During my visit to the Alchemy Museum at Heidelberg Castle, I was surprised to see an oil painting titled Christ the Alchemist by Gregor III from Salzburg-Steiermark (circa 1740). It showed Christ pointing to his heart. I stood in front of the painting and meditated on how Christ has transformed so many people through his teachings in the Gospels such as his Sermon on the Mount. In Edward F. Edinger's The Mysterium Lectures (1995), we find notes on Christ's life compared to the alchemical process: "Christ went through the worm experience of humiliation in the process of death and rebirth of the God-image. According to the alchemical symbolism these images pertain to Mercurius. Jung discusses at length in Psychology and Alchemy, the whole theme of the alchemists' parallel of the Philosophers' Stone to Christ. In Waite's Hermetic Museum, an alchemist describes the transformation process going on in the alchemical flask in terms of the Passion of Christ." (Edinger, pp. 213-214).
Image: This painting shows Christ's heart as an alchemical furnace. It was found with my postcards from Heidelberg's Alchemy Museum. Inscription on the back: Wien, Stephansdom / Herz Jesu, 18 Jh. indicates that this is an 18th century painting from Vienna's St. Stephen's Cathedral. No artist is mentioned so it may not be by Gregor III mentioned in the 6-page brochure "Guidebook to the German Pharmacy Museum in the Heidelberg Castle".

Goethe's views on Christ and God
In Conversations with Eckermann (March 11, 1832), Goethe, now 82.5 years old and 11 days before his death, spoke for an hour with Eckermann on the Bible: "I look upon all the four Gospels as thoroughly genuine; for there is in them the reflection of a greatness which emanated from the person of Jesus, and which was of as divine a kind as wever was seen upon earth. If I am asked whether it is in my nature to pay Him devout reverence, I say— certainly! I bow before Him as the divine manifestation of the highest principle of morality. If I as asked whether it is in my nature to revere the Sun, I again say— certainly! For he is likewise a manifestation of the highest Being, and indeed the most powerful which we children of earth are allowed to behold. I adore in him the light and the productive power of God; by which we all live, move, and have our being— we, and all the plants and animals with us. But if I am asked— whether I am inclined to bow before a thumb bone of the apostle Peter or Paul, I say— 'Spare me, and stand off with your absurdities!'... for as soon as the pure doctrine and love of Christ are comprehended in their true nature, and have become a vital principle, we shall feel ourselves as human beings, great and free, and not attach especial importance to a degree more or less in the outward forms of religion. Besides, we shall all gradually advance from a Christianity of words and faith, to a Christianity of feeling and action... God did not retire to rest after the well-known six days of creation, but, on the contrary, is constantly active as on the first. It would have been for Him a poor occupation to compose this heavy world out of simple elements, and to keep it rolling in the sunbeams from year to year, if He had not had the plan of founding a nursery for a world of spirits upon this material basis. So He is now constantly active in higher natures to attract the lower one." Goethe was silent. But I cherished his great and good words in my heart.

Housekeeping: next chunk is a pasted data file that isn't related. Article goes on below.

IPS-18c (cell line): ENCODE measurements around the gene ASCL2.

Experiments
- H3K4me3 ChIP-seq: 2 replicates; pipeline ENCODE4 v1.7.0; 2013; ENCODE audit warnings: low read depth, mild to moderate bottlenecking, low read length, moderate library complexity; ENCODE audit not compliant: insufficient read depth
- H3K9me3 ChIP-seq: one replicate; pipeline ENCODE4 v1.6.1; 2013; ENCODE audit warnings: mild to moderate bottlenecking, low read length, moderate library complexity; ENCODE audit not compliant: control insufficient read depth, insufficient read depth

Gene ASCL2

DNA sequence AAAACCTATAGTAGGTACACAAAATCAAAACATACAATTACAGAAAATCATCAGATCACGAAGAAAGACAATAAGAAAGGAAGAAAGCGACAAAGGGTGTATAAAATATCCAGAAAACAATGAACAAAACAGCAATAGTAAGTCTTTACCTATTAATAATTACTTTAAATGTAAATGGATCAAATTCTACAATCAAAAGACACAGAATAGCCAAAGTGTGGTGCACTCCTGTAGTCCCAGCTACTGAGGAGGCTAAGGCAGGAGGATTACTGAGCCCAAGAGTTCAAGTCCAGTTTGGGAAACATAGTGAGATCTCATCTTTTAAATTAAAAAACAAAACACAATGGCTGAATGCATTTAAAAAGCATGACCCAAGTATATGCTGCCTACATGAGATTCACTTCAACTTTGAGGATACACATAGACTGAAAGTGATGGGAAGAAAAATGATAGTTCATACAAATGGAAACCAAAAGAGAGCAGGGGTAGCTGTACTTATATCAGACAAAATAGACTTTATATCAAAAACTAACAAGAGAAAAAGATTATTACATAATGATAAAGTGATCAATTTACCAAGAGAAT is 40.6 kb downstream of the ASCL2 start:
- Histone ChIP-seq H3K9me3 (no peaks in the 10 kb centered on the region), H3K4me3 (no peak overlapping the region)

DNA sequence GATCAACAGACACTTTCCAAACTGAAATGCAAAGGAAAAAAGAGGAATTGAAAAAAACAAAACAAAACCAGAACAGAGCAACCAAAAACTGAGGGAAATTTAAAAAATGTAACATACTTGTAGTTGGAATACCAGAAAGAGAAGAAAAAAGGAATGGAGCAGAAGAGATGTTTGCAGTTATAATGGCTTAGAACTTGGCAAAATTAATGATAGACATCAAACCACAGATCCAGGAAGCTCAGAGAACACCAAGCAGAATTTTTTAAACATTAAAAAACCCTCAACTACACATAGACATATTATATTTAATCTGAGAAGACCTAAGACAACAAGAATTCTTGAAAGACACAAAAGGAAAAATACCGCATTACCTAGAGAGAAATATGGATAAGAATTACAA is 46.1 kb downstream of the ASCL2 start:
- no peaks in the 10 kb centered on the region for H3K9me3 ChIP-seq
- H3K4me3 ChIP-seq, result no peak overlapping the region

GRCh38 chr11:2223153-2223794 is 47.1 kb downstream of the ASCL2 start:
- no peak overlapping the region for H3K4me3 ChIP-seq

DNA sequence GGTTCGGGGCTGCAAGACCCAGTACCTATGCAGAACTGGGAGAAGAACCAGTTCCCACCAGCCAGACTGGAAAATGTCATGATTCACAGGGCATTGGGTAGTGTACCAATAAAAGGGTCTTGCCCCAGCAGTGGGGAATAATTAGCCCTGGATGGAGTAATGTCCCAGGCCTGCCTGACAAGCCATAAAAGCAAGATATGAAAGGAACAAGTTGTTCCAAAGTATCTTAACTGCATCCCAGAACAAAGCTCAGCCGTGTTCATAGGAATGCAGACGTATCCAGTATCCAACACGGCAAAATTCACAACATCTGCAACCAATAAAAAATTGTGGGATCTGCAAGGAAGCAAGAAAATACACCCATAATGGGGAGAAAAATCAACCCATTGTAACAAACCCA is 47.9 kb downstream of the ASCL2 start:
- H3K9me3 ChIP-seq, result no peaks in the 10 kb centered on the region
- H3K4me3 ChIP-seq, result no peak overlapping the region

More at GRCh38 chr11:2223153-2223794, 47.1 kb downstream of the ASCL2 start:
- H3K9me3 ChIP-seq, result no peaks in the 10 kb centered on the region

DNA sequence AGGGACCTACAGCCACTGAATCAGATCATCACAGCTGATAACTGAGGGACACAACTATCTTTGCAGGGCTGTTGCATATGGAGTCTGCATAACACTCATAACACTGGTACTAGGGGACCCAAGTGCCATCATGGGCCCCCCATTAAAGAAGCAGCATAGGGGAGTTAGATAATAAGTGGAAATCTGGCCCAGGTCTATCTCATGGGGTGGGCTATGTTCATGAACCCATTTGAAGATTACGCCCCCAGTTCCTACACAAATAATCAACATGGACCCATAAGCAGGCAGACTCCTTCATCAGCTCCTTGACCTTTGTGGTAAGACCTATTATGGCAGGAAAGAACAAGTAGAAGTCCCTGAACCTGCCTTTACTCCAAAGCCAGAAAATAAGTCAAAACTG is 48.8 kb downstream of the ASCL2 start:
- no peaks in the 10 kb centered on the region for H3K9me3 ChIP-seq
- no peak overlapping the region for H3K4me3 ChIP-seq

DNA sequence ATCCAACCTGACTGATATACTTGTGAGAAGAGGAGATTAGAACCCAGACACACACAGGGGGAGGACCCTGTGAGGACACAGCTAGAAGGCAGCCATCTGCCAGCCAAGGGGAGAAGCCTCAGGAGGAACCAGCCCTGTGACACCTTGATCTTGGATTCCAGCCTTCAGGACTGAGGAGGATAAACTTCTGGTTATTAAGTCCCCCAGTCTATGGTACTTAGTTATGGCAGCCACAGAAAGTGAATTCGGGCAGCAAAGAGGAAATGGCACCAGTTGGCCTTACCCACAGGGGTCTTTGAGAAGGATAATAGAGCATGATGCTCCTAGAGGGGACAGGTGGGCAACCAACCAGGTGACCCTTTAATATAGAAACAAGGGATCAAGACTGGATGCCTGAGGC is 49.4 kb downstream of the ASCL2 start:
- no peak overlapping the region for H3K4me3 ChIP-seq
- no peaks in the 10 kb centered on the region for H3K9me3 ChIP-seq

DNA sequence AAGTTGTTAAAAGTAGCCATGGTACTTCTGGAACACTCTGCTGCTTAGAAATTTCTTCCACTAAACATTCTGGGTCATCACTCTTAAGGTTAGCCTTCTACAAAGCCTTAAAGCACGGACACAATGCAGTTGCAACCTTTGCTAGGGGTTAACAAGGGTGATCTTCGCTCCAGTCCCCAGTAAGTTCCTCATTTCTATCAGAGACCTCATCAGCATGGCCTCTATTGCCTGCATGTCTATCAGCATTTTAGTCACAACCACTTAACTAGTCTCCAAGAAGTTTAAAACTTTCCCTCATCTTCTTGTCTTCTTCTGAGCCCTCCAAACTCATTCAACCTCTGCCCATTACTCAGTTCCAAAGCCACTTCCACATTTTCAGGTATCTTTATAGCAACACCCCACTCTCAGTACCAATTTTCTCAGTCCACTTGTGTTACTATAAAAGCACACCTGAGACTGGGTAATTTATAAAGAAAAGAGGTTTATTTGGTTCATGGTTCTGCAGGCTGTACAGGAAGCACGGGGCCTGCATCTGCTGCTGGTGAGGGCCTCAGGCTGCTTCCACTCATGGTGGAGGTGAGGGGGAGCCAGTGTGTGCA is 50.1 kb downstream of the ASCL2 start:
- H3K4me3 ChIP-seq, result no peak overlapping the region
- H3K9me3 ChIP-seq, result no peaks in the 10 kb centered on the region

water to wine and feed five thousand
The story of Christ changing water into wine at the wedding in Cana John 2.3-11. Trained as a chemist, I was skeptical at this miracle, since water H2O has no carbon atom that is in ethanol C2H5OH. Then I realized that my vision was limited, imagining a bowl of alphabet soup with the letter H and O swimming around, but no letter C. Since there is carbon dioxide CO2 in the air, Christ could combine 2 molecules of carbon dioxide with 3 molecules of water:     2CO2 + 3H2O = C2H5OH + 3O2
This little chemistry exercise satisfied my curiosity that such miracle is possible. Although the equation is stoichiometrically correct, it's not how ethanol is produced. The story of Christ feeding 5000 from only five barley loaves of bread and two small fishes is from John 6.9-14 (also Matthew 14.19-21, Mark 6.41-44, Luke 9.13-17). This is still a mystery to me, although Christ could have conjured up some manna as Moses did in feeding the Israelites (Exodus 16:14-15). Such supernatural powers are beyond our human ken, but in the realm of the spirit, all things are possible. So keeping an open mind will help us understand some of the miracles of the yogis, magis, and sages.

transmuting lead into gold
The following remark in Conversations with Eckermann (December 6, 1829) was made by Goethe (age 80): "I am like one who in his youth has a great deal of small silver and copper money, which in the course of his life he constantly changes for the better, so that at last the property of his youth stands before him in pieces of pure gold." Goethe's life was one of constant transformation. In his Italian Journey, he writes (Rome, Dec. 2, 1786; age 37): "Nothing is comparable to the new life that a reflective person experiences when he observes a new country. Though I am still always myself, I believe I have been changed to the very marrow of my bones." In Conversations with Eckermann (Jan. 12, 1827; age 77), Goethe says, "These songs in the "Divan" have no further connection with me. Both the oriental and impassioned elements have ceased to live in me. I have left them behind, like a cast-off snake skin on my path." (Note: Goethe's birth year 1749 corresponds to the Chinese Year of the Snake. The serpent image is a predominant symbol in alchemy associated with the caduceus of Hermes). When Goethe was intensely involved with alchemy in 1768-69, he was particularly attracted by Aurea catena Homeri (1723), a three-volume book by Kirchweger, an Austrian doctor. It gave a detailed description of the cycle of nature as an eternal outflow and return of the world spirit. As dew or rain it reaches the earth, where it condenses into solid male saltpetre and fluid female sal alkali. These two produce acidic alkaline salt. This book inspired Goethe to write verses: "As all things weave into a whole / one in the other works and lives! / As the powers of heaven rise and fall / and give each other the golden pail" (Faust), but also stimulated his own laboratory work. In Dichtung und Wahrheit, he wrote that these experiments required alkalis "which when they disperse in the air, connect with superterrestrial things and are supposed to produce a mysterious, median salt." (See my poem relating to alchemy "The Study of Transformation") (A.J. Kirchweger, Annulus Platonis (Aurea catena Homeri), 1781). Alexander Roob, Alchemy & Mysticism, Taschen, Köln, 1997, p. 320